US Supreme Court won't stop Ohio execution of sick inmate


COLUMBUS, Ohio — Ohio started final preparations Tuesday for executing a sick inmate who will be provided a wedge-shaped pillow to help him breathe as he’s put to death this week.

Death row prisoner Alva Campbell appeared to be out of options, with the U.S. Supreme Court refusing on Tuesday afternoon to stop the execution. A message was left with Campbell’s attorneys seeking comment.

Campbell arrived at the state death house at the Southern Ohio Correctional Facility earlier Tuesday. Prisons spokeswoman JoEllen Smith said he was calm.

Campbell’s attorneys have argued he is too ill for a lethal injection and also that he should be spared because of a brutal childhood.

Campbell, 69, became mildly agitated when officials tried lowering him to a normal execution position during an exam last month, according to a medical review by a physician contractor for the Department of Rehabilitation and Correction.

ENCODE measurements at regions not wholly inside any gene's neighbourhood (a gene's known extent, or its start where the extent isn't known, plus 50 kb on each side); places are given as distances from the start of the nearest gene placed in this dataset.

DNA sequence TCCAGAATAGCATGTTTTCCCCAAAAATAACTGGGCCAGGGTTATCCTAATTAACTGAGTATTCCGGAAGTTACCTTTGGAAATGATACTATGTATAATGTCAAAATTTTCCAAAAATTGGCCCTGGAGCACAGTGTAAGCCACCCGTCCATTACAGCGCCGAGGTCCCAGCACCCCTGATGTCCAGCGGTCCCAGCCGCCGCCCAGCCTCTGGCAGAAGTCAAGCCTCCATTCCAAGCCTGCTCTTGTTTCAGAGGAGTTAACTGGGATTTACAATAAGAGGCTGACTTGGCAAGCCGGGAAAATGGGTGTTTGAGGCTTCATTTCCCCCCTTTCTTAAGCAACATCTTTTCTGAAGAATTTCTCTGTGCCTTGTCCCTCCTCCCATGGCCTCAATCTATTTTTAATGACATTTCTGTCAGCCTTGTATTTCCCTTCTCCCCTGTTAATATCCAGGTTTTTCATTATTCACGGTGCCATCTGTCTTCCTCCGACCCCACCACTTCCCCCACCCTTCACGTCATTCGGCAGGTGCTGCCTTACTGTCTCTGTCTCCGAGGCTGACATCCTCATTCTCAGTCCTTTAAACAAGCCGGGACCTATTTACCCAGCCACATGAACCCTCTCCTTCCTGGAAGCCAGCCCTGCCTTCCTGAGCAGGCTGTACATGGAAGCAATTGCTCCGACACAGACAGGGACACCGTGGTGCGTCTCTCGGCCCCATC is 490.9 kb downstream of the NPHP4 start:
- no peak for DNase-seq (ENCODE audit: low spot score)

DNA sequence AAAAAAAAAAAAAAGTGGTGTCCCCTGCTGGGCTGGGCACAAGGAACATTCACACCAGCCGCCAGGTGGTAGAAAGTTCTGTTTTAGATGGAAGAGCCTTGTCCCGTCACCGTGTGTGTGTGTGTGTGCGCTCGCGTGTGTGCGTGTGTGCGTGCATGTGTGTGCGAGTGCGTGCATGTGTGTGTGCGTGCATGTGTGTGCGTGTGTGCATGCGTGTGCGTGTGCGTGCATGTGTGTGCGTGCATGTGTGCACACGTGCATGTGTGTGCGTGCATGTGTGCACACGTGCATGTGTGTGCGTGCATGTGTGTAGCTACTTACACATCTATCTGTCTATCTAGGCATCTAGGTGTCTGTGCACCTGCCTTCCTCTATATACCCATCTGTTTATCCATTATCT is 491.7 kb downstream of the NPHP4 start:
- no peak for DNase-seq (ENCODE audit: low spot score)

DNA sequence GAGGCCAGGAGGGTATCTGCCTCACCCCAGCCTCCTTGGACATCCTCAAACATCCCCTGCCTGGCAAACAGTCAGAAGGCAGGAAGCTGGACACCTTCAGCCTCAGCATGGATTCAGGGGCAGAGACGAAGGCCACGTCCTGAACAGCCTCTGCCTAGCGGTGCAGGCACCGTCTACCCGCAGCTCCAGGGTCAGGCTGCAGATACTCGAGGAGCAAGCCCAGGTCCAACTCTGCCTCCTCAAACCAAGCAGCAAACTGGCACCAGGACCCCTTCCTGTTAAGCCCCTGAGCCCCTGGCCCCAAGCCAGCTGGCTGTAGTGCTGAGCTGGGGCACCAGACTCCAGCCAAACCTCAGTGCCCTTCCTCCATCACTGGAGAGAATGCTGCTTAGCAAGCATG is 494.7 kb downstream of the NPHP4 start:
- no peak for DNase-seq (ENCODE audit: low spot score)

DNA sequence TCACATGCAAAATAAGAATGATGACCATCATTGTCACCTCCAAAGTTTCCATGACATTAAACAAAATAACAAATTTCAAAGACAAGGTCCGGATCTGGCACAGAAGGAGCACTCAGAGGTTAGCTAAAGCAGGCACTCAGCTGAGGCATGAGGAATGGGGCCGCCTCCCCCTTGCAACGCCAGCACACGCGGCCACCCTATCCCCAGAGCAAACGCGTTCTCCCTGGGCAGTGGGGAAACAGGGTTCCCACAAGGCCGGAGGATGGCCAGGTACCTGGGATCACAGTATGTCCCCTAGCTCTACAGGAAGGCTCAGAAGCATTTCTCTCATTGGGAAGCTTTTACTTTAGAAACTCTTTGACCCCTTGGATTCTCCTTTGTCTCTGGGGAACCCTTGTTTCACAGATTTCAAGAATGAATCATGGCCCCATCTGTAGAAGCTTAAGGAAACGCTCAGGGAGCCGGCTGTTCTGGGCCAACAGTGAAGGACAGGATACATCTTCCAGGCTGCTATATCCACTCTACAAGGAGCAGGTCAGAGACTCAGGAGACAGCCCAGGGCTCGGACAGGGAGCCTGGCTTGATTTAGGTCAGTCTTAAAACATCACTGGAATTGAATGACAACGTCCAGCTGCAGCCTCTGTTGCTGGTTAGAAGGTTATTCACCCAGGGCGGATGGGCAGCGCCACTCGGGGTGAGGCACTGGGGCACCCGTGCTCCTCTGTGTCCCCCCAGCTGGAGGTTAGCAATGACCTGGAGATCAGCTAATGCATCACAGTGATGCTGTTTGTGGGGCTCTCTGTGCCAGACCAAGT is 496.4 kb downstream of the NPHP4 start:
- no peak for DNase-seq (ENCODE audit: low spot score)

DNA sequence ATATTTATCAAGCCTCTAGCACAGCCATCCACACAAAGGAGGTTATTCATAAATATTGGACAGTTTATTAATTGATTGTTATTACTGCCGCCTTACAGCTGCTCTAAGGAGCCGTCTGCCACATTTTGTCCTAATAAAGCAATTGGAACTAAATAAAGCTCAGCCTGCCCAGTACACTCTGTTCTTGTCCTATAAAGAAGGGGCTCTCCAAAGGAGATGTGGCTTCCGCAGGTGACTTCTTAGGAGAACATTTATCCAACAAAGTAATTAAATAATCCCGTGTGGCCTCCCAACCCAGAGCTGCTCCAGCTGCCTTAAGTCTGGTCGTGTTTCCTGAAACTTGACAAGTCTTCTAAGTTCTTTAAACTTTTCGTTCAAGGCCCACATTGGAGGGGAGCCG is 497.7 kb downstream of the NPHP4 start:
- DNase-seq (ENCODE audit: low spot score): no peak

Dr. James McWeeney noted there were no objective findings such as increased pulse rate or breathing to corroborate Campbell’s anxiety. Nevertheless, he recommended allowing Campbell to lie “in a semi-recumbent position” during the execution.

The same exam failed to find veins suitable for inserting an IV on either of Campbell’s arms.

The brother, sister and uncle of Charles Dials, fatally shot by Campbell during a 1997 carjacking, will witness the execution in Lucasville, about 85 miles (137 kilometers) south of Columbus, the Department of Rehabilitation and Correction said Tuesday.

Four attorneys will witness on behalf of Campbell.

Campbell’s last meal, called a special meal in Ohio, includes pork chops, greens, sweet potato pie, mashed potatoes and gravy, macaroni and cheese, and milk.

Campbell has severe chronic obstructive pulmonary disorder as the result of a decades-long two-pack-a-day smoking habit, the prison’s doctor said.

Campbell’s attorneys said he uses a walker, relies on a colostomy bag, requires four breathing treatments a day and may have lung cancer.

The attorneys have warned that Campbell’s death could become a “spectacle” if guards are unable to find suitable veins in the sick inmate’s arms.

Earlier this month, Campbell lost a bid to be executed by firing squad after a federal judge questioned whether lawmakers would enact the bill needed to allow the method.

Prisons department spokeswoman JoEllen Smith said Monday that Campbell’s “medical condition and history are being assessed and considered in order to identify any necessary…



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